RIBI Young Writer competition 2014

This year we had as follows:

16 entries from John Flamsteed School Age 11-13 Intermediate Level
4 entries from Swanwick Hall School Age 11-13 Intermediate Level

13 entries from Swanwick Hall Age 14-17 Senior Level (Special Needs)

This was a group (ASDAN) and were judged by the local committee. Considering the various difficulties they_have, 3 prize winners were selected together with certificates for every student supporting the competition from both schools.

Congratulations to Amber Valley Rotary Club for promoting the competition and hopefully more clubs will be involved next year.

The purpose of this year’s competition was to produce a written or typed story in prose entitled ’What a difference that made to my life/their lives’. That can be anything the story teller wishes to define on A4 or 500 words is a suggested submission.

The local clubs made their decisions, as district coordinator my role was to select ONE winner in each category to be submitted to RlBl for the National Competition.

THE WINNING ENTRY for the Intermediate Level submitted to RIBI is

EVIE MAY MIDDLETON Age 12 A John Flamsted School
(Submitted by Amber Valley Rotary club)

Runner up — Will Beresford Age 11 John Flamstead School
(Submitted by Amber Valley Rotary Club)

John Bendall
District Literacy Coordinator

Please find Evie Middleton’s entry below


What a difference that made to my Life

It started off just another normal ordinary day… the usual same school day, same lessons, same people etc… ordinary and happy. I was quite content with my Life; I had lots of friends and a busy home Life with myself and my three siblings running around the house! Arriving home one day things were about to change…

CANCER… seriously? Mum and dad have just sat us all down and they’re telling us Dad has CANCER… the word is screaming very Loudly in my head, it won’t quieten down I can’t think straight, should I get up and run, should I cry, should I hug Dad? I look around at my elder sister to try and read her face, to give some sort of direction as to what to do… she’ll know… she stares blankly back at me or through me I can’t tell, she Looks misty… bLinking I realised my eyes had decided to make their own move, a solitary tear fell onto my cheek. What are we going to do? I thought. How will we go on in life really happy? My Mum couldn’t hold the tears back, neither could we.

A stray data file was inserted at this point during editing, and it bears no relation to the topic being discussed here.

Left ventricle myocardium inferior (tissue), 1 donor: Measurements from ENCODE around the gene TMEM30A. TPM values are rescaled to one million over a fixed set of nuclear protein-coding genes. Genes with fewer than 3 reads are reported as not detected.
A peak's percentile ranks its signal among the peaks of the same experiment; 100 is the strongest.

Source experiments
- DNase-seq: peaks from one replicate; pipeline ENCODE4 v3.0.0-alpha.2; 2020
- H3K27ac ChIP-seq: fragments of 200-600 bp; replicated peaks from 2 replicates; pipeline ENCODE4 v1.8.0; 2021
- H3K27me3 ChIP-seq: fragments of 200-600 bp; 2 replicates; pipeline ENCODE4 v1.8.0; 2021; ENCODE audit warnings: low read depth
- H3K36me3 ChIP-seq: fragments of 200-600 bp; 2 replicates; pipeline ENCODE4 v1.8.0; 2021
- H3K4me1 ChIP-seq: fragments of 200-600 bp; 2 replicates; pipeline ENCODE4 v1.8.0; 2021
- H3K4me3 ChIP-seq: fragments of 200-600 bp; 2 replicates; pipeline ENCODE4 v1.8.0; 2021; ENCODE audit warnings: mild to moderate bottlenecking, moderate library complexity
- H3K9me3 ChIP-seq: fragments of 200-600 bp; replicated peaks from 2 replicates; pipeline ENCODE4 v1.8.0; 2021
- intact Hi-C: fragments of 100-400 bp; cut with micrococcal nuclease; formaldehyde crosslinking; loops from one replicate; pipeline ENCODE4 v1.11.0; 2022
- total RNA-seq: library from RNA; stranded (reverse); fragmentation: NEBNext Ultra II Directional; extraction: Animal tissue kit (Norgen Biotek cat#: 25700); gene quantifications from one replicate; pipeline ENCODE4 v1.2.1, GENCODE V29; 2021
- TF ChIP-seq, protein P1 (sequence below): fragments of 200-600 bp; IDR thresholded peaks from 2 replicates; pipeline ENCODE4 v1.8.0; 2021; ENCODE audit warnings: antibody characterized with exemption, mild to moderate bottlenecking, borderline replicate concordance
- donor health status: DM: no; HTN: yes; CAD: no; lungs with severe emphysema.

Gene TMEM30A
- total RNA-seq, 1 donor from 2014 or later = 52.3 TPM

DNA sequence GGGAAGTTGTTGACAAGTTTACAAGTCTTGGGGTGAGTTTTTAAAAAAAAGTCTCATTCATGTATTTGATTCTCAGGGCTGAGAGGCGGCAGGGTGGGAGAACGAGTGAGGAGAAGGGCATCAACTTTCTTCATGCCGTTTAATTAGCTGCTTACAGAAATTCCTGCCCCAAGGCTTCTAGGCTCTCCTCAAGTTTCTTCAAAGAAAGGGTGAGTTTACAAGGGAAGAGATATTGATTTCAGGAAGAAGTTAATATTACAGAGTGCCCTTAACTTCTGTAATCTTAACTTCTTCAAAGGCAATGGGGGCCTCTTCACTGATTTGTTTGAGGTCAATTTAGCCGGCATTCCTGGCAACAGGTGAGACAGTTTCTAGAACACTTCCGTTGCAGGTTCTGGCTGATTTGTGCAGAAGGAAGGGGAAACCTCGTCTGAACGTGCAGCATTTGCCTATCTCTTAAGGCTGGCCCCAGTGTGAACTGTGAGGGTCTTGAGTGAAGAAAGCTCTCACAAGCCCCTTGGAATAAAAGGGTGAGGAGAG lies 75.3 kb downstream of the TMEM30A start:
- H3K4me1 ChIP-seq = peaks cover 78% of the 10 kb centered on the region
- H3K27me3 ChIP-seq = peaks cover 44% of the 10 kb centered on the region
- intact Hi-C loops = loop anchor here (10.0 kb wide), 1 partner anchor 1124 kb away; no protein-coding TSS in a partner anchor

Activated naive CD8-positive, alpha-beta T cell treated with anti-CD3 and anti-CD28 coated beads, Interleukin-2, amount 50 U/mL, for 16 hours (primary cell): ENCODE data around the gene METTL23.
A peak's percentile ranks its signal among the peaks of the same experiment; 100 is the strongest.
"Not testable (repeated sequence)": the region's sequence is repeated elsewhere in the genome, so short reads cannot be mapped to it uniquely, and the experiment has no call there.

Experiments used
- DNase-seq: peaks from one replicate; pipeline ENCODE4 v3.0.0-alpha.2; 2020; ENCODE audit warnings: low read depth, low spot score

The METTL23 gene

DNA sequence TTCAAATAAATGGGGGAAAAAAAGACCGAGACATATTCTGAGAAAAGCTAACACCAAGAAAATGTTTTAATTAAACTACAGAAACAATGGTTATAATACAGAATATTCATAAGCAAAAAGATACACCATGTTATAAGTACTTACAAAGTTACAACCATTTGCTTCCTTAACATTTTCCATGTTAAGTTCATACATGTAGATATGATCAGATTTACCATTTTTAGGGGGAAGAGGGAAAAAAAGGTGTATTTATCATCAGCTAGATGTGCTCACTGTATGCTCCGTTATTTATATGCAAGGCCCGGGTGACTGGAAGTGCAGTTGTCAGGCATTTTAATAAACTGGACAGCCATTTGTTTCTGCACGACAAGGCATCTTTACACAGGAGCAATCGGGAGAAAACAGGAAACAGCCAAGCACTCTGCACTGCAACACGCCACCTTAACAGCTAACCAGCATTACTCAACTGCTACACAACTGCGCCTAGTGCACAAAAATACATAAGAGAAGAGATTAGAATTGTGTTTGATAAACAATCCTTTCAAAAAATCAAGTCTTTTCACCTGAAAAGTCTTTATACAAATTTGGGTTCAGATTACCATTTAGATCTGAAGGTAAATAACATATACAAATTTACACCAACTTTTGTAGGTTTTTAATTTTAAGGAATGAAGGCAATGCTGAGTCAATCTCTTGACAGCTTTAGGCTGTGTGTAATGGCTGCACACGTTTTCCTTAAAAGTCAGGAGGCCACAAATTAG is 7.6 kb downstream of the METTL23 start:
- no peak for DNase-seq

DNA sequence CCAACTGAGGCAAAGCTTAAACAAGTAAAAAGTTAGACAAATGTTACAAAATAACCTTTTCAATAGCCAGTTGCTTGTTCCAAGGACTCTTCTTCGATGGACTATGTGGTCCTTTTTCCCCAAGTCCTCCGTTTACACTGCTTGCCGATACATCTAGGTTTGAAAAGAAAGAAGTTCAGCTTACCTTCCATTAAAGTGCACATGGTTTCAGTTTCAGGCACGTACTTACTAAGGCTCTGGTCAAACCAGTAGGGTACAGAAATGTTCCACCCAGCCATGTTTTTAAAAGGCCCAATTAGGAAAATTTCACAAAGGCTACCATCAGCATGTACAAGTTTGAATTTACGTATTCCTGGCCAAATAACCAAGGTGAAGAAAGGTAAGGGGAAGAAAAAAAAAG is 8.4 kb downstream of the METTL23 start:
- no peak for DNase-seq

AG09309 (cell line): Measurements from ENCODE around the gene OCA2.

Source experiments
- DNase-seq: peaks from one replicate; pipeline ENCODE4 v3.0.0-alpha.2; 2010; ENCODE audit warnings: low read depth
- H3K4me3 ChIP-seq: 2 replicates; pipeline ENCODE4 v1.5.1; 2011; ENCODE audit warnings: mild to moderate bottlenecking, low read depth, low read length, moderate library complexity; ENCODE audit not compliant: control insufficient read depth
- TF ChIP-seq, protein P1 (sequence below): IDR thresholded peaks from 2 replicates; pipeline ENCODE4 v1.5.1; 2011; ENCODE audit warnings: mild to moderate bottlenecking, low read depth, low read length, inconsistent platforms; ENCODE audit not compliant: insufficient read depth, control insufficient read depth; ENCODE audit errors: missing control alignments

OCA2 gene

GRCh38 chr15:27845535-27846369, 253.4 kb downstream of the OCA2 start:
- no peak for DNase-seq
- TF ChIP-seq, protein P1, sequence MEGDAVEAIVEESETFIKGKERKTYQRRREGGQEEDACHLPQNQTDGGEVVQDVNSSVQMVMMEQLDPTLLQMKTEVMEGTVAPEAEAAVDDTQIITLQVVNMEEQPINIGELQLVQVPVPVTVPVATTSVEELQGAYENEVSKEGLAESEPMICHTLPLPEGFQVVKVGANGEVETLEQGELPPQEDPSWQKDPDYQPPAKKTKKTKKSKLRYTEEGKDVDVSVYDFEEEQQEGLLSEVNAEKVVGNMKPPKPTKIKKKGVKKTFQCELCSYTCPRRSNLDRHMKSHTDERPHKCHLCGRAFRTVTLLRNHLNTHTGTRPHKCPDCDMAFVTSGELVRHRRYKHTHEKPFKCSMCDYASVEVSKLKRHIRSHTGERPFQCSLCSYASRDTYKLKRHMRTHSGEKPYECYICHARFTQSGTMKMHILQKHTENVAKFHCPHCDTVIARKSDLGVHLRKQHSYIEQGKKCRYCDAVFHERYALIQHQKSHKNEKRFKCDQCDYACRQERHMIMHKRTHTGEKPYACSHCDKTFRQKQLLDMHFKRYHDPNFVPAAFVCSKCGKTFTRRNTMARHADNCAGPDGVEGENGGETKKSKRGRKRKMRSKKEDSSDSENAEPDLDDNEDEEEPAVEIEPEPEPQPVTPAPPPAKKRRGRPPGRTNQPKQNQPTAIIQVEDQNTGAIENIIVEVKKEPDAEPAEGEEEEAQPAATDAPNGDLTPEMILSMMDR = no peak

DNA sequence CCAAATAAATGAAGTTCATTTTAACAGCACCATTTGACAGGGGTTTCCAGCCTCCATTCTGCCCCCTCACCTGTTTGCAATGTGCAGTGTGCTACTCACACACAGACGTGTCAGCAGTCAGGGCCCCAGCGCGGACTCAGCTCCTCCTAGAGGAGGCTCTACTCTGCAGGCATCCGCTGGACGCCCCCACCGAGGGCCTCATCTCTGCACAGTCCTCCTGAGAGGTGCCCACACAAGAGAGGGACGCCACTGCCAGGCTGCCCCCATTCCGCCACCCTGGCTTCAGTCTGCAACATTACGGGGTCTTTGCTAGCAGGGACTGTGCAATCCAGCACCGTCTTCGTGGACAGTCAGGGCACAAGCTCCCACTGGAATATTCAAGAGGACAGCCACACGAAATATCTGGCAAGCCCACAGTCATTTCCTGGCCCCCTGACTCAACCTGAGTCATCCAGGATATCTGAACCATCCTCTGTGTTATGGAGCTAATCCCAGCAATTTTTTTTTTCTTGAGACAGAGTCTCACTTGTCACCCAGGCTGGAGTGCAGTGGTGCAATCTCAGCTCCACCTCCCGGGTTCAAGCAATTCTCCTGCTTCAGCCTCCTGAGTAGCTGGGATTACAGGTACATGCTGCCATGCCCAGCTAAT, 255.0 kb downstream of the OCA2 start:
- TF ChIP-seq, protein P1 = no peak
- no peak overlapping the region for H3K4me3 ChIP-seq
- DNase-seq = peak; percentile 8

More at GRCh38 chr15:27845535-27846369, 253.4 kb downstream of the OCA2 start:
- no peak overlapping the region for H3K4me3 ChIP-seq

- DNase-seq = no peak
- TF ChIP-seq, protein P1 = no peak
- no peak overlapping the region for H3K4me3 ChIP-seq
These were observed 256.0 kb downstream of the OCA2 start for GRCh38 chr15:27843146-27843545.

The next day at school all I could think about was how my Dad was. I wasn’t concentrating properly. I was so upset that I went into the toilets and cried. I wanted to get home, see my Dad, and check how he was. There were more important things to be thinking of, other than maths. They don’t know anything about problem solving, I just wanted to tell them what it actually meant.

I decided to tell my friends when they caught me crying once. They felt sorry for me, I didn’t really want them to feel sorry for me because it didn’t help. I guess it helped a little because I can tell them about it now. I’ve wanted to tell someone for ages but I was too scared.

A couple of years later he was told he needed chemotherapy, to make him better. I was even more upset when he was told the cancer wiLL never go away. He was poorly every single day because of the chemotherapy. One day after his chemotherapy (he had been planning it for months) we said goodbye and he went to climb the biggest mountain in England, Wales and Scotland, all in THREE DAYS with his friends. He did it for a charity and raised over £5000.

I was so proud of him when he came back. After his 6 month chemotherapy, I came home from school. My mum sat us all down again and said that the lump inside him had ………………………… ..SHRUNK!! He was much better the chemo had done him good. Although going through chemo included him losing his hair, being poorly for days, not allowed to go abroad and more.

Im so proud of him going through all of that chemotherapy, what a difference that made to my Life!!

By Evie May Middleton, aged 12.

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Posted in: New Generations